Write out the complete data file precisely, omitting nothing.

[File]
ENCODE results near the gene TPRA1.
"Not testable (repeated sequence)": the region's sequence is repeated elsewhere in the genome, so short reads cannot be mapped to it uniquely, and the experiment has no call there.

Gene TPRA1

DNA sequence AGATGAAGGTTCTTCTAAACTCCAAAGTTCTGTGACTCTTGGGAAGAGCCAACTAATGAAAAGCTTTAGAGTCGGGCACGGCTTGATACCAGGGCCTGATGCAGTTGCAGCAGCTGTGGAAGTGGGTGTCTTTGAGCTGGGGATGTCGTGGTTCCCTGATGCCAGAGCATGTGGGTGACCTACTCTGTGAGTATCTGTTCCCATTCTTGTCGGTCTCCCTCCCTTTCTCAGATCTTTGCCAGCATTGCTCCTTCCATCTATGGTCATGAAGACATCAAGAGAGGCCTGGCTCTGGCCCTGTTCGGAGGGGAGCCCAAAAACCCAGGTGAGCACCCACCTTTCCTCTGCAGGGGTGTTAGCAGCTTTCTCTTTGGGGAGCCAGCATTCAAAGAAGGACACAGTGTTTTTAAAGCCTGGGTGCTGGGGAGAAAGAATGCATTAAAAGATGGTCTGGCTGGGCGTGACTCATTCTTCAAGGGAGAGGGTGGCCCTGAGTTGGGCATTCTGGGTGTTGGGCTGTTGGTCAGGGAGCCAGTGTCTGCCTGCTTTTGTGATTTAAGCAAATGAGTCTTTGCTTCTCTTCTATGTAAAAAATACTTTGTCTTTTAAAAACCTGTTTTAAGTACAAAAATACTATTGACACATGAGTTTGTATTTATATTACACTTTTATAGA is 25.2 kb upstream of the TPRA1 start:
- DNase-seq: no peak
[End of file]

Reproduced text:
ENCODE results near the gene TPRA1.
"Not testable (repeated sequence)": the region's sequence is repeated elsewhere in the genome, so short reads cannot be mapped to it uniquely, and the experiment has no call there.

Gene TPRA1

DNA sequence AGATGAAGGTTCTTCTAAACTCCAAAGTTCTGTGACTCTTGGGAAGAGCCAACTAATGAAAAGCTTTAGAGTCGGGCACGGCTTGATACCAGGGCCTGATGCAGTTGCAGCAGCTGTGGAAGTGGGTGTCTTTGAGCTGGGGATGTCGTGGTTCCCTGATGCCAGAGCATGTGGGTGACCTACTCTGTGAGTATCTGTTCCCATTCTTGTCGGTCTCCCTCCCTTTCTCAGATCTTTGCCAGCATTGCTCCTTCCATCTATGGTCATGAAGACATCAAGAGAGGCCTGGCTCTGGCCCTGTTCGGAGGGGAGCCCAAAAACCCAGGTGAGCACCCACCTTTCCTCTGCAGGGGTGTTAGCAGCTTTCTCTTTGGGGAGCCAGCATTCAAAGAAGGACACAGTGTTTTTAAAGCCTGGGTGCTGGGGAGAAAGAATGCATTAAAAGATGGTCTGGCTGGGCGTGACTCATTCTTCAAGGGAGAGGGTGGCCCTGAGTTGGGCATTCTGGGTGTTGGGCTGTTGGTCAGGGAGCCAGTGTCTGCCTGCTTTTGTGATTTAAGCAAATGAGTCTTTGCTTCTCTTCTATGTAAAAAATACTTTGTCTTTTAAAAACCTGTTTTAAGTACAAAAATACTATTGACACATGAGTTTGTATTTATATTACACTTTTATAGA is 25.2 kb upstream of the TPRA1 start:
- DNase-seq: no peak